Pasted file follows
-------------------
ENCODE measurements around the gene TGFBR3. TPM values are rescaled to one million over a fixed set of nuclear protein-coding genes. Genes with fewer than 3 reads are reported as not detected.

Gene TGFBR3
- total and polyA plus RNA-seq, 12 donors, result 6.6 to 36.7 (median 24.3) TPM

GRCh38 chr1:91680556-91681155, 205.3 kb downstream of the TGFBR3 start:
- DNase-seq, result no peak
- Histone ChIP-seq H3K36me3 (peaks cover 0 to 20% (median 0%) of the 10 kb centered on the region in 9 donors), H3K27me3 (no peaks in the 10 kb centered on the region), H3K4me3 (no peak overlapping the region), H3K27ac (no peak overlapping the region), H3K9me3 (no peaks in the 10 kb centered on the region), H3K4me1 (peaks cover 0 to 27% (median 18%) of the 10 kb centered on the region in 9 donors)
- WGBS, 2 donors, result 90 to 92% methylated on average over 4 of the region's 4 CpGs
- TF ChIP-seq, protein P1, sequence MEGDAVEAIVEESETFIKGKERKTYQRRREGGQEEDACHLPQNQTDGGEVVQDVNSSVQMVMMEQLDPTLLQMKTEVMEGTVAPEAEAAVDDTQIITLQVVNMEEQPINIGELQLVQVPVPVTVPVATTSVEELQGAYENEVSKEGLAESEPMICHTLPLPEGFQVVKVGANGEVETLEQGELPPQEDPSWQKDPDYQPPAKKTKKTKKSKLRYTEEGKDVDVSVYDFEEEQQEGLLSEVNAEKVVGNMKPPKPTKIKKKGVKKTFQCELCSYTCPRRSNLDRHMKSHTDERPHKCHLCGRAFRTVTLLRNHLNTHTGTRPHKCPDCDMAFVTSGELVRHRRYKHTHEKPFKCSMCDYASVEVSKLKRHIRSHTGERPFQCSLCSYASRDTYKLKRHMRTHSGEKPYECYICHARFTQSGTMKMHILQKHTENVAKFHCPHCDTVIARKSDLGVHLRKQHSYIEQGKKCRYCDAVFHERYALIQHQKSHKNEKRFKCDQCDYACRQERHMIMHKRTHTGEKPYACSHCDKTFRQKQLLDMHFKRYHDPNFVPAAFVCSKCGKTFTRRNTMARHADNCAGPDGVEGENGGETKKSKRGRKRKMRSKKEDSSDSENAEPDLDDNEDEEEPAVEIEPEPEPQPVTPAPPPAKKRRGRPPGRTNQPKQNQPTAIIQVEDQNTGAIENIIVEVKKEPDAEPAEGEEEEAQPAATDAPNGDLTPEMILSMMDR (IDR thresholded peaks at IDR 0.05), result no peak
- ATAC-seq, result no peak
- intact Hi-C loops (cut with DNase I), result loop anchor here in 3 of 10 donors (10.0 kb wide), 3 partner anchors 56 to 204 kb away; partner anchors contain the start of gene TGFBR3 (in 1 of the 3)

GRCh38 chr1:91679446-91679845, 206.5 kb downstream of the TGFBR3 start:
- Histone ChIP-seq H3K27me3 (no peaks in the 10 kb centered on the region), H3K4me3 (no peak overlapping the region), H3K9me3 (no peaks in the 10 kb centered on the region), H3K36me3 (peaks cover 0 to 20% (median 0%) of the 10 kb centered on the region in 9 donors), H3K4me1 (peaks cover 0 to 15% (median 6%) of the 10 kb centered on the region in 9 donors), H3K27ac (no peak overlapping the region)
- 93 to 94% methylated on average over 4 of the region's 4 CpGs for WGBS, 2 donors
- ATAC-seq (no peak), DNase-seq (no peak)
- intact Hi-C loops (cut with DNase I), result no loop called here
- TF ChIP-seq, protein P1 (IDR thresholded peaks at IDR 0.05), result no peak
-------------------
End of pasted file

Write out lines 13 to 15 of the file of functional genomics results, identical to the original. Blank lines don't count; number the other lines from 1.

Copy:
- 93 to 94% methylated on average over 4 of the region's 4 CpGs for WGBS, 2 donors
- ATAC-seq (no peak), DNase-seq (no peak)
- intact Hi-C loops (cut with DNase I), result no loop called here